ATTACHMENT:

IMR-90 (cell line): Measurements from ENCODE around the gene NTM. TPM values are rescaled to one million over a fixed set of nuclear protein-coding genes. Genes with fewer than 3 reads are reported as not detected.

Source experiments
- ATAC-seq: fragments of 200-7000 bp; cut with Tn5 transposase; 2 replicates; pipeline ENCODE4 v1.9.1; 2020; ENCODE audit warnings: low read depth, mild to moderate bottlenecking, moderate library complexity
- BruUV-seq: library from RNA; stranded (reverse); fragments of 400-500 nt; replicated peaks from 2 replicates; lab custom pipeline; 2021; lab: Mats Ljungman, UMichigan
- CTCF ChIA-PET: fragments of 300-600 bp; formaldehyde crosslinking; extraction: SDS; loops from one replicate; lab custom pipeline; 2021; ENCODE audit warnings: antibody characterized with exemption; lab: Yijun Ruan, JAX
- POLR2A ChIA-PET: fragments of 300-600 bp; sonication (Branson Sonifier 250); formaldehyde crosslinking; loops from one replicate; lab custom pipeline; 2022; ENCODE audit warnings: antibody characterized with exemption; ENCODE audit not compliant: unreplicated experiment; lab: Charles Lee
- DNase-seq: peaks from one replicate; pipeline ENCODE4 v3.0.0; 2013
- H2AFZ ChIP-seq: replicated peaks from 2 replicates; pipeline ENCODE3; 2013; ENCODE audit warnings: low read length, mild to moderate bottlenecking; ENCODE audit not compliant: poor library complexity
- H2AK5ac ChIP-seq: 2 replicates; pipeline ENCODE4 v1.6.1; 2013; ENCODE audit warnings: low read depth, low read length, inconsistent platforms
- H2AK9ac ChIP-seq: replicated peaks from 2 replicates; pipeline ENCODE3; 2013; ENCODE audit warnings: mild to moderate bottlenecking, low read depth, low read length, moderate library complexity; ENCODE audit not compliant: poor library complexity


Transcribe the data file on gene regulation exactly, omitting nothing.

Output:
IMR-90 (cell line): Measurements from ENCODE around the gene NTM. TPM values are rescaled to one million over a fixed set of nuclear protein-coding genes. Genes with fewer than 3 reads are reported as not detected.

Source experiments
- ATAC-seq: fragments of 200-7000 bp; cut with Tn5 transposase; 2 replicates; pipeline ENCODE4 v1.9.1; 2020; ENCODE audit warnings: low read depth, mild to moderate bottlenecking, moderate library complexity
- BruUV-seq: library from RNA; stranded (reverse); fragments of 400-500 nt; replicated peaks from 2 replicates; lab custom pipeline; 2021; lab: Mats Ljungman, UMichigan
- CTCF ChIA-PET: fragments of 300-600 bp; formaldehyde crosslinking; extraction: SDS; loops from one replicate; lab custom pipeline; 2021; ENCODE audit warnings: antibody characterized with exemption; lab: Yijun Ruan, JAX
- POLR2A ChIA-PET: fragments of 300-600 bp; sonication (Branson Sonifier 250); formaldehyde crosslinking; loops from one replicate; lab custom pipeline; 2022; ENCODE audit warnings: antibody characterized with exemption; ENCODE audit not compliant: unreplicated experiment; lab: Charles Lee
- DNase-seq: peaks from one replicate; pipeline ENCODE4 v3.0.0; 2013
- H2AFZ ChIP-seq: replicated peaks from 2 replicates; pipeline ENCODE3; 2013; ENCODE audit warnings: low read length, mild to moderate bottlenecking; ENCODE audit not compliant: poor library complexity
- H2AK5ac ChIP-seq: 2 replicates; pipeline ENCODE4 v1.6.1; 2013; ENCODE audit warnings: low read depth, low read length, inconsistent platforms
- H2AK9ac ChIP-seq: replicated peaks from 2 replicates; pipeline ENCODE3; 2013; ENCODE audit warnings: mild to moderate bottlenecking, low read depth, low read length, moderate library complexity; ENCODE audit not compliant: poor library complexity